The street-entrenched population continues to leave its mark in Vernon.
The city’s bylaw department reports 46 per cent of its files are linked to dealing with this population. Between Jan. 1 and Aug. 22 the department had 1,859 files related to the people living on the streets, according to a recent report to Vernon council. That is up from the same period in 2018 when there were 1,598 files during the same period.
Meanwhile, the local RCMP is trying new tactics every day to address the issues.
”We are frustrated too,” said Supt. Shawna Baher. “I live here too.”
Along with personally visiting areas where homeless and addicts converge, Baher also expects her officers to be out on the streets daily.
On a recent visit to one of the areas, Baher gathered a group of about 25 people to ask “What would your children, or your parents, think of this?”
Many responded that they would not bring their loved ones to such areas. Baher pointed out Linear Park is a major artery, right near the city’s main intersection, with tourists coming and going.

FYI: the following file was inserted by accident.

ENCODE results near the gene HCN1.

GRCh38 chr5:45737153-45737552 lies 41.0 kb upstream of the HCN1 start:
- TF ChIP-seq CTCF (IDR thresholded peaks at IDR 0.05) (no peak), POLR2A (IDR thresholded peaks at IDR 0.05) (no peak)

“Can you see why individuals are upset? Would you be upset?” Baher asked them.
“Some people were surprised and got it and started to pick up all their garbage.”
The main culprit for the crime, loitering, littering and such, according to Baher, is drugs.
“The fentanyl crisis has really caused people to be more addicted than before. We have people that commit crimes to survive,” she said
“We have a huge addiction issue. The drugs are more potent than ever before. Services that used to be in place are not here.”
With that in mind, she urged residents to remember these are still people, many of whom have experienced some sort of trauma leading to their addiction.
“No one ever said that they wanted to be street-entrenched, homeless and addicted to drugs,” said Baher.
When asked about the RCMP’s position on an overdose prevention site in Vernon, Baher admitedshe isn’t sure if what’s proposed will work.
“I’m in favour of something, if it’s done correctly.”
When it comes to the street-entrenched population, the majority are using drugs in groups. They have naloxone kits and are trained to use them, plus they are in the public eye, according to Baher.
“They are not the population dying,” said Baher.
“We have to address the individuals who are still dying, and those are usually people who are still housed, and maybe using in secrecy. If you were addicted and living in a house but not at the point where you lost the house, would you hop on a bus or ride your bike down to a site to use?”
But Baher is not against safe injection sites.
“Used correctly they do work.”